[THE INVESTOR] The Korea Development Bank, the main creditor of the ailing Kumho Tire, said on March 25 that it has never received or offered an acquisition deal involving a local company, denying claims by unionized workers at the tiremaker.
“Since opening Doublestar’s intention to invest, the KDB has neither contacted any Korean companies to attract investment, nor was it offered a takeover deal from local firms,” it said in a statement.
“If interested in normalizing the operation of Kumho Tire and making an investment in the company, it is appropriate to present such intent to the KDB, the major creditor or Kumho Tire.”
The statement came after a claim by the union that a local conglomerate has reached out to companies in Gwangju to acquire Kumho Tire under the same conditions as those of Doublestar.
The union also cast doubts on Doublestar’s motive on acquiring the tiremaker, saying it has no clear and transparent business operation plan.
The union recently received a six-page-long document about Doublestar’s future business plan from Kumho Tire’s main creditor Korea Development Bank, but the paper listed “nothing new but basic information,” the union said.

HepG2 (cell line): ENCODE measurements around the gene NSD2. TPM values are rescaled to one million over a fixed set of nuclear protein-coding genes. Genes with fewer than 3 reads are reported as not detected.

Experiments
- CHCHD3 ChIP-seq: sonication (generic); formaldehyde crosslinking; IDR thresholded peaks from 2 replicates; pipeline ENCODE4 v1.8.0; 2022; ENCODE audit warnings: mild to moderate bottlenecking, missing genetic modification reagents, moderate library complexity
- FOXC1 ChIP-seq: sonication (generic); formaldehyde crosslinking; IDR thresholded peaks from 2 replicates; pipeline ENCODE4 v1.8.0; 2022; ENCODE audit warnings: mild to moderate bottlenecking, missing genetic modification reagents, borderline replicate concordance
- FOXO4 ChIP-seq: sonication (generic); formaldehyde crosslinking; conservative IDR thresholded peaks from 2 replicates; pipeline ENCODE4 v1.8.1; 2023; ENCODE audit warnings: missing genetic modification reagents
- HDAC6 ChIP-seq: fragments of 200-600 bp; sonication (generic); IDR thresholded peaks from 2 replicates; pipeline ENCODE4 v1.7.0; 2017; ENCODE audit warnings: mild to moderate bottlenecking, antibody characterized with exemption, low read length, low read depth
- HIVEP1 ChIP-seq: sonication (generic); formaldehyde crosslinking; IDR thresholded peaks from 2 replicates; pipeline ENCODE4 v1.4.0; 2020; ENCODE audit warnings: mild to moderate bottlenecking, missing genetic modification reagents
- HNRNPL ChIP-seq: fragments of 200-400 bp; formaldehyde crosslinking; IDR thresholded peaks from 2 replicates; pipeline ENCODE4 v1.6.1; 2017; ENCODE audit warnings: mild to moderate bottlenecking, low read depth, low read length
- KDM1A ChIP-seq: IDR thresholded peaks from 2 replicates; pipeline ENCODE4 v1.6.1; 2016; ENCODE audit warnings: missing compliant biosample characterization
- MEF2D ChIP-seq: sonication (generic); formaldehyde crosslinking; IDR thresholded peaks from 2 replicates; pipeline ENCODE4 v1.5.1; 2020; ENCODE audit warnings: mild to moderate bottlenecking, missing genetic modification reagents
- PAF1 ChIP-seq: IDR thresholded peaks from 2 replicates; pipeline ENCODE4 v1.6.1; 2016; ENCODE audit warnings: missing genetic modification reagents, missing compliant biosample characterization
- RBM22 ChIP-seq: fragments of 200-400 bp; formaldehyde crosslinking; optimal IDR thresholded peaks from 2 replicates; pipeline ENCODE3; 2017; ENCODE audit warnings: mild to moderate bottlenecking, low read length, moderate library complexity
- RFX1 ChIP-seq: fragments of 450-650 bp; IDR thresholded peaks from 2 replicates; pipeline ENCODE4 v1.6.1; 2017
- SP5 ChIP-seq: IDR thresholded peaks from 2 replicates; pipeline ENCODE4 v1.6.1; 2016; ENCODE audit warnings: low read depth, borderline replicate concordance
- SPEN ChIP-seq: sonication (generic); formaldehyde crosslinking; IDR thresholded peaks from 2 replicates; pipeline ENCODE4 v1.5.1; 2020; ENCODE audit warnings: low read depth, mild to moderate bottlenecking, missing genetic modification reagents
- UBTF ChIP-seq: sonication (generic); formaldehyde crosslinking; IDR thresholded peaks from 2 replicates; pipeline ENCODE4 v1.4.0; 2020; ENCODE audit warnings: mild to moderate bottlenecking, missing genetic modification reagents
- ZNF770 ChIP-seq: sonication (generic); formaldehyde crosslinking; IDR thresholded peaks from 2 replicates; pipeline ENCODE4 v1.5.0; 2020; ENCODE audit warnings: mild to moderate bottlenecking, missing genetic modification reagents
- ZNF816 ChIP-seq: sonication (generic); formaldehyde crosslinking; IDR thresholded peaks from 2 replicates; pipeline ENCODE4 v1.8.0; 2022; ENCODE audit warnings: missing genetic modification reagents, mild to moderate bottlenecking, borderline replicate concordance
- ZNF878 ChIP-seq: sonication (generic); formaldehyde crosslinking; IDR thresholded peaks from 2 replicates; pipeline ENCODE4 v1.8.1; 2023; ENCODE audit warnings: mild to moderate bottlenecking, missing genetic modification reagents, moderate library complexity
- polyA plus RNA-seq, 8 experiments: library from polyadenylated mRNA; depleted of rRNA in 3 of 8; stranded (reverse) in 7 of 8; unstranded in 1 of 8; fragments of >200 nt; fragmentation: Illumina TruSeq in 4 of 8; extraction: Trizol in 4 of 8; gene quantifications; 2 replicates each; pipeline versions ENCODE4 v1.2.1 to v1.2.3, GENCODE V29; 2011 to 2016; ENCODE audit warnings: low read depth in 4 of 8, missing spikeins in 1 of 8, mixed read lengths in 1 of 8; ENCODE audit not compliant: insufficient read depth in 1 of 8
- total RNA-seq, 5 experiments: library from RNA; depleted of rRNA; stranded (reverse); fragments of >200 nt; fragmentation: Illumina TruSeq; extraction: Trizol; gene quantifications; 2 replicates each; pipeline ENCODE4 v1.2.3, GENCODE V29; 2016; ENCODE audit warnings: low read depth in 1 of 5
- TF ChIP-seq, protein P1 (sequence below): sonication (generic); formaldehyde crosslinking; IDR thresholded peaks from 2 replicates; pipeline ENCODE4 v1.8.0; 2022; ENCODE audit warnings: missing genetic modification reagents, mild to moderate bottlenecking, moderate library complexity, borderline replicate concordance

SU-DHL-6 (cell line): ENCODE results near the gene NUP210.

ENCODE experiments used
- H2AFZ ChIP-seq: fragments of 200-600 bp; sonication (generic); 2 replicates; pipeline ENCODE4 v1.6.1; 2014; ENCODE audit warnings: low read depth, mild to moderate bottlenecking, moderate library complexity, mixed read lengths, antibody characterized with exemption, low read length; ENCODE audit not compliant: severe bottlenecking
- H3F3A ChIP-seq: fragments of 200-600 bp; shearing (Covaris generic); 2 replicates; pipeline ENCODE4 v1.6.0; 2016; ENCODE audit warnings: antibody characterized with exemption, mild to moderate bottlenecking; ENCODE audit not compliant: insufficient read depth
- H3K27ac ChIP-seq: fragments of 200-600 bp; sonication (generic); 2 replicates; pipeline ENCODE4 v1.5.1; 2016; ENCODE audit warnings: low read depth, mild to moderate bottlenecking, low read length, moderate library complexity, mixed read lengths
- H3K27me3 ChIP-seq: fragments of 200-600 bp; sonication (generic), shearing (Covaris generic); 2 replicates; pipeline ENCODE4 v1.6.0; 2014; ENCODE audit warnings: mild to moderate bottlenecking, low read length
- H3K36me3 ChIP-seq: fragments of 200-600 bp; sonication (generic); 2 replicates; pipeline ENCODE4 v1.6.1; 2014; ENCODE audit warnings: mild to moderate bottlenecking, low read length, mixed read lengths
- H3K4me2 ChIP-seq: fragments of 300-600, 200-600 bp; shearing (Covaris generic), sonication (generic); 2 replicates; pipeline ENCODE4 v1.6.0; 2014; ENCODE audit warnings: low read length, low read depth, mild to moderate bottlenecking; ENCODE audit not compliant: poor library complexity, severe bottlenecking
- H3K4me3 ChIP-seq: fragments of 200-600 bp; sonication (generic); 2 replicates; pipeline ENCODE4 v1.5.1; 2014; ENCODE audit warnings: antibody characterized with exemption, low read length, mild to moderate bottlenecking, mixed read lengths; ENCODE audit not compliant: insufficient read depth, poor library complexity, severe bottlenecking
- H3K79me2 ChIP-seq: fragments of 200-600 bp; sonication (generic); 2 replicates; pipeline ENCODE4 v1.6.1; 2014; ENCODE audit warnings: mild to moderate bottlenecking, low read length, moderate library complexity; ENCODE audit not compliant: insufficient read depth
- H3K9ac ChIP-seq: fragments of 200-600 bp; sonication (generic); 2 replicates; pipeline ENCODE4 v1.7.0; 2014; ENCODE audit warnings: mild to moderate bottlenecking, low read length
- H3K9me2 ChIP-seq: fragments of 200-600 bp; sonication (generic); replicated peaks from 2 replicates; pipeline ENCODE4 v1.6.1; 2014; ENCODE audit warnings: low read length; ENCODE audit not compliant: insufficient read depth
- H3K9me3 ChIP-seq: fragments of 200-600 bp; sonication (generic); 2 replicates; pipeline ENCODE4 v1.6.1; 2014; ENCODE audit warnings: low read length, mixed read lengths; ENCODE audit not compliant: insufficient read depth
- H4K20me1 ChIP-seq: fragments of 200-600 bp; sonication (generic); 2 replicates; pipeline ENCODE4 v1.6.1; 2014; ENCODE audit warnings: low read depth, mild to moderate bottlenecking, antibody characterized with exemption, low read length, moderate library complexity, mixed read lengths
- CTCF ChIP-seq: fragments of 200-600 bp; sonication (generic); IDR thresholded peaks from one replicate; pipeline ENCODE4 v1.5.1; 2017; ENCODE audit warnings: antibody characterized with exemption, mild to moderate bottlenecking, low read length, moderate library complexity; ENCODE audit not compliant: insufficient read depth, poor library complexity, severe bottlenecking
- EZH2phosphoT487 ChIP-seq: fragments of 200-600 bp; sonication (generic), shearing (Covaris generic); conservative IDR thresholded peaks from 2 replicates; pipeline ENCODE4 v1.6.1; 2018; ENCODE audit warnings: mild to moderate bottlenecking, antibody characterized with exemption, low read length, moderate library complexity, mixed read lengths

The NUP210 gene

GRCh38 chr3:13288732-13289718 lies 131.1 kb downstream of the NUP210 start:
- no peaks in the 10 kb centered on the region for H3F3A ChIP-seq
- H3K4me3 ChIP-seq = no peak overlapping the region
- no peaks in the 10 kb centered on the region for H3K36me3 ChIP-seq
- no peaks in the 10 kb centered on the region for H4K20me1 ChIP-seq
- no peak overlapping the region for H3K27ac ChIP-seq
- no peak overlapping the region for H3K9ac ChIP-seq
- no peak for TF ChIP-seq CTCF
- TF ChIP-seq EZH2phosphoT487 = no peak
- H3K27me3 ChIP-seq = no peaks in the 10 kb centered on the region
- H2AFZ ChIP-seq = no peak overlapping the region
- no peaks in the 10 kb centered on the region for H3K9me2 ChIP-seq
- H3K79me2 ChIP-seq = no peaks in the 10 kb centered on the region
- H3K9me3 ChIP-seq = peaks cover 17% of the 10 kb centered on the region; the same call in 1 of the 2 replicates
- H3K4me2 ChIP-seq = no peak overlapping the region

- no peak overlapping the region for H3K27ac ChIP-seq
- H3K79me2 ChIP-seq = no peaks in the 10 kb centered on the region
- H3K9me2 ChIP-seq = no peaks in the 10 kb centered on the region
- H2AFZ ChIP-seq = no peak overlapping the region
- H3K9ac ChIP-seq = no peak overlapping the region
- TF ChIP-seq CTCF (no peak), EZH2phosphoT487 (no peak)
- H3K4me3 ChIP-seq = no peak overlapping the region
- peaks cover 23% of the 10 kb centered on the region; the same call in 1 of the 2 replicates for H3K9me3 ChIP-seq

“We will only talk after examining Doublestar’s concrete investment plans and job security programs, as well as specific figures for production capacity, financial statement, business prospects, facility investment and outlook on Kumho Tire’s market share for next five years,” an official from the union told a local media outlet.
The labor remained adamant over the weekend, despite a visit by Doublestar Chairman Chai Yongsen on Friday. The Chinese executive traveled to Gwangju for possible talks but returned home without any result, as the union refused to talk with him.
They instead went on a second strike and staged a rally Saturday, continuing to urge the company to withdraw its plan to sell the company to Doublestar Tire.
Over 70,000 workers and civic activists gathered in Gwangju, home to Kumho Tire’s main domestic plant, to oppose the foreign acquisition of the financially troubled company, according to the union.
The union representing 3,100 assembly line workers at Kumho Tire’s three domestic plants also demanded Doublestar to provide an objective document detailing its business plan that can assure job security for the next 10 years.
While the clock is ticking on the creditors-set deadline of March 23, the union is trying to delay the deadline by making up a story, a Kumho Tire official said.
“While union workers retain no shareholding in the company, it is nonsense for a local conglomerate to let the union know about the deal, leaving out the main creditor and the company. It is just a rumor created by the union,” the official said.
If the union does not approve of the acquisition deal by Friday, Kumho Tire will go into a workout process. The 646 million won (US$594 million) deal would give Doublestar a 45 percent stake in Kumho Tire, making it the largest shareholder, followed by creditors’ 23.1 percent.
By Kim Da-sol/The Korea Herald (firstname.lastname@example.org)